*Update: Read two more reviews on Bloody.
Reviews have begun pouring online so I figured we may as well post our first in a series hitting Bloody Disgusting. Brad McHargue (@BradMcHargue) reports in from Fantastic Fest following the world premiere of Tom Six’s The Human Centipede 2 (Full Sequence). Much like the reviews I’ve seen thus far, McHargue was NOT a fan, which actually makes me even more excited to see it myself.
You can watch the intro to the screening at Corey Mitchell’s online blog, with the first review inside. Watch this spot for David Harley’s thoughts in the coming week, with a potential third review if any of the staff like the film. I love a bit of controversy!! You’ll find the first theatrical listings here.
The Human Centipede is not a bad film. It’s certainly not a great film, but when viewed within the context of its incredibly narrow and disturbing concept, writer/director Tom Six managed to construct a movie that, although slightly disturbing, was more than just extended scenes of forceful defecation and coprophagia. With The Human Centipede 2: Full Sequence, Six took a different route, eschewing subtlety in favor of serving up some of the disgusting acts known to man on a silver platter.
The sequel tells the tale of a man named Martin who is obsessed with the first Human Centipede film. When not watching the film ad infinitum and dissecting each scene during his boring desk job as a security guard for a parking garage, he’s knocking people out with a crowbar, tying them up, and taking them to a warehouse so he can create his own human centipede. Hatred of everything ensues.
Let’s start with the good. Laurence R. Harvey was excellent as Martin, spending the duration of the film exemplifying a seemingly mentally challenged man through nothing more than grunts, cries, screams, and the distant look of a man who is clearly insane. He lives with his mother, an old woman with aspirations of killing herself and her son, and through this glimpse of his home life we see a man whose sole source of joy comes from a movie. In this we get rare moments where he manages to elicit a modicum of sympathy; it’s not Bambi, but many can empathize with a lonely man lost in a film. This, of course, is abandoned when he, say, rips out someone’s tongue or rapes someone with barbwire covering his penis.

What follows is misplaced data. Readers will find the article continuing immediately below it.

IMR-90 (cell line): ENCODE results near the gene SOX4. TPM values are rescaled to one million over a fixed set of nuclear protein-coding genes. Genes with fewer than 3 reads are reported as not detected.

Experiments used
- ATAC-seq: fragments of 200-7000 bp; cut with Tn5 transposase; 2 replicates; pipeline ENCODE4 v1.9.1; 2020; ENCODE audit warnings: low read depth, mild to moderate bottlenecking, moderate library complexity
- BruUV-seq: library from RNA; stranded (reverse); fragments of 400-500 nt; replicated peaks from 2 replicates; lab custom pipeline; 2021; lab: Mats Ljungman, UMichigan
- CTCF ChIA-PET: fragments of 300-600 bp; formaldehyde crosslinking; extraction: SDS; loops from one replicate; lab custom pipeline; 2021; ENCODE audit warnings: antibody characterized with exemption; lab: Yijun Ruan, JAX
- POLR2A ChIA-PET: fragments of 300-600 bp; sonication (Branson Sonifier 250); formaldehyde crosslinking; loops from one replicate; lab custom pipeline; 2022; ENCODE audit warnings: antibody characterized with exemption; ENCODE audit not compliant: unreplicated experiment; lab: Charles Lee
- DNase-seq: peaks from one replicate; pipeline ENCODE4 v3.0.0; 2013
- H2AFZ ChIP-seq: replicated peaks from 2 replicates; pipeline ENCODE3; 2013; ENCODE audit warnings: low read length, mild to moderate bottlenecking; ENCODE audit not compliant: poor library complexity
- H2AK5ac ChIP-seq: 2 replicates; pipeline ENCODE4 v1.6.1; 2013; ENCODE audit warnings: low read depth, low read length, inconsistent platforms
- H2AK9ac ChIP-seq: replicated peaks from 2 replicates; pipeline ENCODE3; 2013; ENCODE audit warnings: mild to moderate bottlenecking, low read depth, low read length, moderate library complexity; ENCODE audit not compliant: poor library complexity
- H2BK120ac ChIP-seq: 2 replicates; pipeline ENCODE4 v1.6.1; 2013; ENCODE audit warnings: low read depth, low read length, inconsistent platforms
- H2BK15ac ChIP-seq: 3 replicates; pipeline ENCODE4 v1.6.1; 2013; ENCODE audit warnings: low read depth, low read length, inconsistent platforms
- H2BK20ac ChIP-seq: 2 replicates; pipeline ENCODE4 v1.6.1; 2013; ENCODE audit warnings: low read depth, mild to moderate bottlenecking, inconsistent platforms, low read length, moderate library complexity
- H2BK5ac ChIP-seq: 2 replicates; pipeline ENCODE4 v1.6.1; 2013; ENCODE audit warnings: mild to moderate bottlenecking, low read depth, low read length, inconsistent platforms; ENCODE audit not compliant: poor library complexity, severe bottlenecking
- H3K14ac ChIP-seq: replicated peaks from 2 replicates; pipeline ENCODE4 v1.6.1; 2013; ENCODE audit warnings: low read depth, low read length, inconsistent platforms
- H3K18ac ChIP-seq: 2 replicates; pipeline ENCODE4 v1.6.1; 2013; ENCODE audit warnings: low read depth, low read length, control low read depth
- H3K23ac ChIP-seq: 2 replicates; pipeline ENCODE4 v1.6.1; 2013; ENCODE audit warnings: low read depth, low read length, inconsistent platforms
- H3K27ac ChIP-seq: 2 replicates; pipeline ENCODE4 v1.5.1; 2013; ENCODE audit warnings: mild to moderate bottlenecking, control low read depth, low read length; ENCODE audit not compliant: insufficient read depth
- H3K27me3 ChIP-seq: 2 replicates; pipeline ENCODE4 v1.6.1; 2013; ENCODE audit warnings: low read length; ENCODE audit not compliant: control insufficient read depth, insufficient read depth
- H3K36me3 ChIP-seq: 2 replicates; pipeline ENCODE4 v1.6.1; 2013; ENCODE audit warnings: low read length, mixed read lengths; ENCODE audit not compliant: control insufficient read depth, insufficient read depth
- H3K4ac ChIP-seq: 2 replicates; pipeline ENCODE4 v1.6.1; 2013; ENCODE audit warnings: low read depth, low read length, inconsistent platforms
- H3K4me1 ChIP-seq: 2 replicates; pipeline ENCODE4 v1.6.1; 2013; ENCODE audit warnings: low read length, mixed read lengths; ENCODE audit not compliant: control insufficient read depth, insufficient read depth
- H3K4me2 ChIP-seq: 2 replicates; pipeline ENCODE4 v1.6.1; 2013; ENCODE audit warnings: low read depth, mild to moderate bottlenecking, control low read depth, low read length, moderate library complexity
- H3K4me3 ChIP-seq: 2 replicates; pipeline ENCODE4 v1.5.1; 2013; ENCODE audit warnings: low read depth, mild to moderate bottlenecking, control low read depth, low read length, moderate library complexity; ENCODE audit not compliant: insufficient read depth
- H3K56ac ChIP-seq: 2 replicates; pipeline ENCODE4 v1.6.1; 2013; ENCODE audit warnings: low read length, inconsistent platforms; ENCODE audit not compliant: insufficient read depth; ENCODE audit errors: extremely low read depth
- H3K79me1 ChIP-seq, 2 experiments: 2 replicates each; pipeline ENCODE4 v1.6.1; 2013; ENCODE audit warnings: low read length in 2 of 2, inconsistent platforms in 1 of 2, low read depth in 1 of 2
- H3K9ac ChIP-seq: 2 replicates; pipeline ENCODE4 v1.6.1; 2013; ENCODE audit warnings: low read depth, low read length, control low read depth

Beyond that, the cinematography was quite good, with the entire film being shot in black and white, giving it a distinctly…disturbing feel that most likely would have been lost had it been in color. It’s dark, it’s gritty, and when the blood flows (and believe me, it does), it’s black, much like Tom Six’s heart. It’s well shot, but that can do nothing for the “bad” of the film, which is, well, everything.
The Human Centipede 2 should not exist. It is disgusting, offensive, and does nothing but push every possible button and cross every boundary of human decency without making any sort of statement beyond “I’m doing this because I can.” With scenes ranging from masturbating with sandpaper (with nothing left to the imagination) to a veritable conga line of fecal consumption initiated by a well-placed syringe of laxatives in the buttocks, each scene in The Human Centipede 2 serves as nothing more than a reminder that there is no God, and, if He does exists, then he sent Tom Six as punishment for our misdeeds. If torture porn exists as a maligned sub-genre, this film exemplifies it.
The Human Centipede 2: Full Sequence is a complete one-eighty from the first film. Whereas the first was a unique exercise that managed to satisfy (despite its premise) with an interesting story supported by a creepy main character, the sequel manages to be nothing more than a demented pervert’s greatest hits. Devoid of anything redeemable, The Human Centipede 2: Full Sequence is an affront to mankind, and I hate Tom Six for its existence.
If this is Six’s natural progression, then the third film will be investigated for crimes against humanity.
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